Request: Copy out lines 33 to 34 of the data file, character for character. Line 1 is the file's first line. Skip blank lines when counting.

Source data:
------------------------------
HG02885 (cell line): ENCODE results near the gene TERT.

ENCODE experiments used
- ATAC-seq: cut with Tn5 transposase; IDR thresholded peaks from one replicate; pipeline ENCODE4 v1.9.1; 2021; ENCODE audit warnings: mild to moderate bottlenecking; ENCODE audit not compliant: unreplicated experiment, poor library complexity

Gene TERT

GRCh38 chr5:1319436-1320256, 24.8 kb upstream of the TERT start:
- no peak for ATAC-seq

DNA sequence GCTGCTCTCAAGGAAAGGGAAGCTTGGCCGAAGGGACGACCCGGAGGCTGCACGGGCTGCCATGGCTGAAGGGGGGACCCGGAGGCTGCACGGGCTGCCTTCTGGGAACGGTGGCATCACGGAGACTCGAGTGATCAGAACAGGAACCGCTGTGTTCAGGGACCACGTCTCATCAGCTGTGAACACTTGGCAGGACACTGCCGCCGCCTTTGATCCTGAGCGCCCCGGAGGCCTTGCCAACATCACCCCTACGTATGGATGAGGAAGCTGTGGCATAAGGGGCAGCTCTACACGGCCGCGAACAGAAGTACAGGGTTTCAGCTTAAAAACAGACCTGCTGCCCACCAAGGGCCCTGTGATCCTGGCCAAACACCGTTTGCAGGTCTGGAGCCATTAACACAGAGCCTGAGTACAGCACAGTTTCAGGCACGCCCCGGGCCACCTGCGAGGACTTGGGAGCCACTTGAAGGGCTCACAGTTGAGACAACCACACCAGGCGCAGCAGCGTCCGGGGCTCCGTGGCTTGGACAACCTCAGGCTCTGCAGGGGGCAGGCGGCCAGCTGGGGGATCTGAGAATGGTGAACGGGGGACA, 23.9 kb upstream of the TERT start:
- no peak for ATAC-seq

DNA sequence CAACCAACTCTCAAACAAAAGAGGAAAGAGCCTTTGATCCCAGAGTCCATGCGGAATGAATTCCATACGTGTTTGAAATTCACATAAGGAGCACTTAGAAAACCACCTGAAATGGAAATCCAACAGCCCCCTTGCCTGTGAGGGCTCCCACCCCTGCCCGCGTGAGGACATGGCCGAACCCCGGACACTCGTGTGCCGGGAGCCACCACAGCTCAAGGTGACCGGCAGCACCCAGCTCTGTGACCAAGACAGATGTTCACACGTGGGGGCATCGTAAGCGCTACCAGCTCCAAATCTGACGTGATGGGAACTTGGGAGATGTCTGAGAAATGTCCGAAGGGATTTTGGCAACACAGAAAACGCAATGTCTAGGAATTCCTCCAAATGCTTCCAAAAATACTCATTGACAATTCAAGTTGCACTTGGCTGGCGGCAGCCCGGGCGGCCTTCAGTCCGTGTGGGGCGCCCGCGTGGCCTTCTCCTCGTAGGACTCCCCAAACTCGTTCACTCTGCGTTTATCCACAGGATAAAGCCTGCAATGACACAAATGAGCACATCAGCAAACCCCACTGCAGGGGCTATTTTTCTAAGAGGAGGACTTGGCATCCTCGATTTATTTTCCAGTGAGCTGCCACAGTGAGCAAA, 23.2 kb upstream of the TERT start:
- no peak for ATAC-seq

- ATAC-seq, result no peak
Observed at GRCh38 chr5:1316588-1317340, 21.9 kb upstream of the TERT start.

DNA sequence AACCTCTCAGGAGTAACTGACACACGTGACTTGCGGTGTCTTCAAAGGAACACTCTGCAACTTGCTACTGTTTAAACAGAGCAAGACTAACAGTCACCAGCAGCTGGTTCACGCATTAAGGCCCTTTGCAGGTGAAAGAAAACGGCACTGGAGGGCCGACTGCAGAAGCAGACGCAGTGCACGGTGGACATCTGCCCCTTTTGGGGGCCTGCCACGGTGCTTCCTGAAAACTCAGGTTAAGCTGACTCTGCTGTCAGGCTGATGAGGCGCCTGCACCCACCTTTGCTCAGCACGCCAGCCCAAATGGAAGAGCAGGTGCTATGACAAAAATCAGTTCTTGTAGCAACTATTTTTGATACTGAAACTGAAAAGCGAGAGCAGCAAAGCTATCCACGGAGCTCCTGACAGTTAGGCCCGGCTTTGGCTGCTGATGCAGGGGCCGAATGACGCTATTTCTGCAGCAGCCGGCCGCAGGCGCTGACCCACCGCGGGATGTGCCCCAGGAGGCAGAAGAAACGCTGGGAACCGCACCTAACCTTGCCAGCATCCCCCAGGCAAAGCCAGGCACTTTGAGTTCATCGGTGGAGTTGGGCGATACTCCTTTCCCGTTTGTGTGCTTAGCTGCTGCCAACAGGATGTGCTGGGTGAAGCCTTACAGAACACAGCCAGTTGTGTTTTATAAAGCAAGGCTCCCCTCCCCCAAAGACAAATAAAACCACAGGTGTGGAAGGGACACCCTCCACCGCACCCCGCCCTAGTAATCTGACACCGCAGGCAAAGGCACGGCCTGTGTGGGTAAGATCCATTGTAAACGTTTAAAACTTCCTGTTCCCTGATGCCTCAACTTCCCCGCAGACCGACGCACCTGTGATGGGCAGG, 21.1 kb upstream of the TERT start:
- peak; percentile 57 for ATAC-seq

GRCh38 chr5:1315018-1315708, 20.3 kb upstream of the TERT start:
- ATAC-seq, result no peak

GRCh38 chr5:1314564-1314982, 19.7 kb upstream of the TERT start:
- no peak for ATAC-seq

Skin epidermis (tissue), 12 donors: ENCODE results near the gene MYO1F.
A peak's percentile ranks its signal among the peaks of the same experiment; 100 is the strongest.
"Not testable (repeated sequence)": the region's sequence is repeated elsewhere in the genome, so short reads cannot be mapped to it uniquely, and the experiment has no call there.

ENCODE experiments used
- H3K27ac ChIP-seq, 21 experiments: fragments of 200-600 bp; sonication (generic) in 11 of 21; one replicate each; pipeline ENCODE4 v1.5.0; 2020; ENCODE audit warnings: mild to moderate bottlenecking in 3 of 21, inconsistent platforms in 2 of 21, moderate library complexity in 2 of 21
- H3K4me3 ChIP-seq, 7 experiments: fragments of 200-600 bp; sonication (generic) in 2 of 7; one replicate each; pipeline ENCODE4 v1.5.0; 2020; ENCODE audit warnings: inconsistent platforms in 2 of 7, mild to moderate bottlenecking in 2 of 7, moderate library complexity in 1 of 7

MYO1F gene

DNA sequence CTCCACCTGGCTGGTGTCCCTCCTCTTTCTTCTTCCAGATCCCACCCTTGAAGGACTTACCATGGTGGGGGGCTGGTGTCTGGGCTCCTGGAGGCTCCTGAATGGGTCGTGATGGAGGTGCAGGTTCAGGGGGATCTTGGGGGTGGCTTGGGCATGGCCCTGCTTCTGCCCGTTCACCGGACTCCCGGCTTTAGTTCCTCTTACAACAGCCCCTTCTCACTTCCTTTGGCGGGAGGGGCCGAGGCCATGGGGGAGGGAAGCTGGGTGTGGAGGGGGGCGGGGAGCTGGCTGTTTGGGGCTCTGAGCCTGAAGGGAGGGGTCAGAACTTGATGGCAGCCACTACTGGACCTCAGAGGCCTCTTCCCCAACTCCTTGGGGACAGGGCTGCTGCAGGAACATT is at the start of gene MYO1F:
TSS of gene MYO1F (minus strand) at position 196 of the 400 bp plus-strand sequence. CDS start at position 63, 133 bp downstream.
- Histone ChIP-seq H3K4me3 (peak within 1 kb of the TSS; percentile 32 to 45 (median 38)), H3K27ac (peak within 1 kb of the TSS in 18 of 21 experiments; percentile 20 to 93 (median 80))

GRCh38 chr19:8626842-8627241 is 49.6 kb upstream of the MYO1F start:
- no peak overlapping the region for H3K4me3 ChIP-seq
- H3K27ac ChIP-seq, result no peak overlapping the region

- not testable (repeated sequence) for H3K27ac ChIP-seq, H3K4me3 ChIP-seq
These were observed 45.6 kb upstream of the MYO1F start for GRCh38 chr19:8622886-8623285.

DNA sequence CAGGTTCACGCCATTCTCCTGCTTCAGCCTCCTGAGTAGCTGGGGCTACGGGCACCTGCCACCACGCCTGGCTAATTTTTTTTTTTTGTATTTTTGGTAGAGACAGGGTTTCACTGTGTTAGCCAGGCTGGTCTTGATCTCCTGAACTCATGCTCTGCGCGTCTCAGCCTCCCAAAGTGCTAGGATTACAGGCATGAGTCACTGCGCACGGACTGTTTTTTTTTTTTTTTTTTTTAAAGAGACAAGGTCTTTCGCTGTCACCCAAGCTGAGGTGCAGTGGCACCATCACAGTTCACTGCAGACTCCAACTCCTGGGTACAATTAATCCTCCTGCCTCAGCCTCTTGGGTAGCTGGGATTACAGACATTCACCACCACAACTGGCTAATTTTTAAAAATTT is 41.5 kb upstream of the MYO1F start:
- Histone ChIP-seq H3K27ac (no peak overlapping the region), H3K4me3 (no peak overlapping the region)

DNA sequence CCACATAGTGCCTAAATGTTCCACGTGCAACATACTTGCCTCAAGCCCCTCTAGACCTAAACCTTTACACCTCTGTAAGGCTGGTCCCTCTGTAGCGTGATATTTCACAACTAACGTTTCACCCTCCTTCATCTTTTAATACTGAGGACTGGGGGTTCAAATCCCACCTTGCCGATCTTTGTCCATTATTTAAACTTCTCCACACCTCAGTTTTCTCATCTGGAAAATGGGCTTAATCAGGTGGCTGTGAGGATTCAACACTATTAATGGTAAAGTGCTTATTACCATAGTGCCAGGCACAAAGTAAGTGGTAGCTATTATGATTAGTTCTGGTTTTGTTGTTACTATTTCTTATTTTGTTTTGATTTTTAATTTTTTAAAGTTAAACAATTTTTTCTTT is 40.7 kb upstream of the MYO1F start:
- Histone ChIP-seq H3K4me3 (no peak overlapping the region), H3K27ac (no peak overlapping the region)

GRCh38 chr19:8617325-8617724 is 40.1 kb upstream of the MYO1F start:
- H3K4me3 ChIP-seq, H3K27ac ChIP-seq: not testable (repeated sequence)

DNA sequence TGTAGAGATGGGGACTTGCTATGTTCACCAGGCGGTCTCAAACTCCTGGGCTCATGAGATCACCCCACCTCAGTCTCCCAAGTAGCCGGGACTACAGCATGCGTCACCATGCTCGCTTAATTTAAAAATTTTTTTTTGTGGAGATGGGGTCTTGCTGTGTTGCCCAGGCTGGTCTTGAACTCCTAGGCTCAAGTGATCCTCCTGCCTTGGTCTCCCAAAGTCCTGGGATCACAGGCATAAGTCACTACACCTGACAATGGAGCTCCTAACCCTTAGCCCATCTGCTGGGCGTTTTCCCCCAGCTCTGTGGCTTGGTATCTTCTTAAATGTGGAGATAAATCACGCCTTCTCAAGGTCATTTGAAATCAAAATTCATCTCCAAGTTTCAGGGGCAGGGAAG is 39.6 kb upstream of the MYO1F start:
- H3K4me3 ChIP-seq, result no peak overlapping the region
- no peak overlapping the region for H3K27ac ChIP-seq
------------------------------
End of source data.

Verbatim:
These were observed 45.6 kb upstream of the MYO1F start for GRCh38 chr19:8622886-8623285.

DNA sequence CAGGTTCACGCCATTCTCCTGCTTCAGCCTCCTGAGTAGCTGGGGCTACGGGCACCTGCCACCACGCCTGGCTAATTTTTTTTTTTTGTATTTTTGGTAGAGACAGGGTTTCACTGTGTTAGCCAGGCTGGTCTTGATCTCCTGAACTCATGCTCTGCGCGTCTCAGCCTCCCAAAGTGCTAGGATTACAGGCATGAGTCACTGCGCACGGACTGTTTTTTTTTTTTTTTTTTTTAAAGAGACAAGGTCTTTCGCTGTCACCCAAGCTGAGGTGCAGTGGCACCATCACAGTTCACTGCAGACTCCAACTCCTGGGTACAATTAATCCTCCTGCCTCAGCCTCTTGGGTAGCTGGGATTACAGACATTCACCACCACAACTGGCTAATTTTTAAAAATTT is 41.5 kb upstream of the MYO1F start: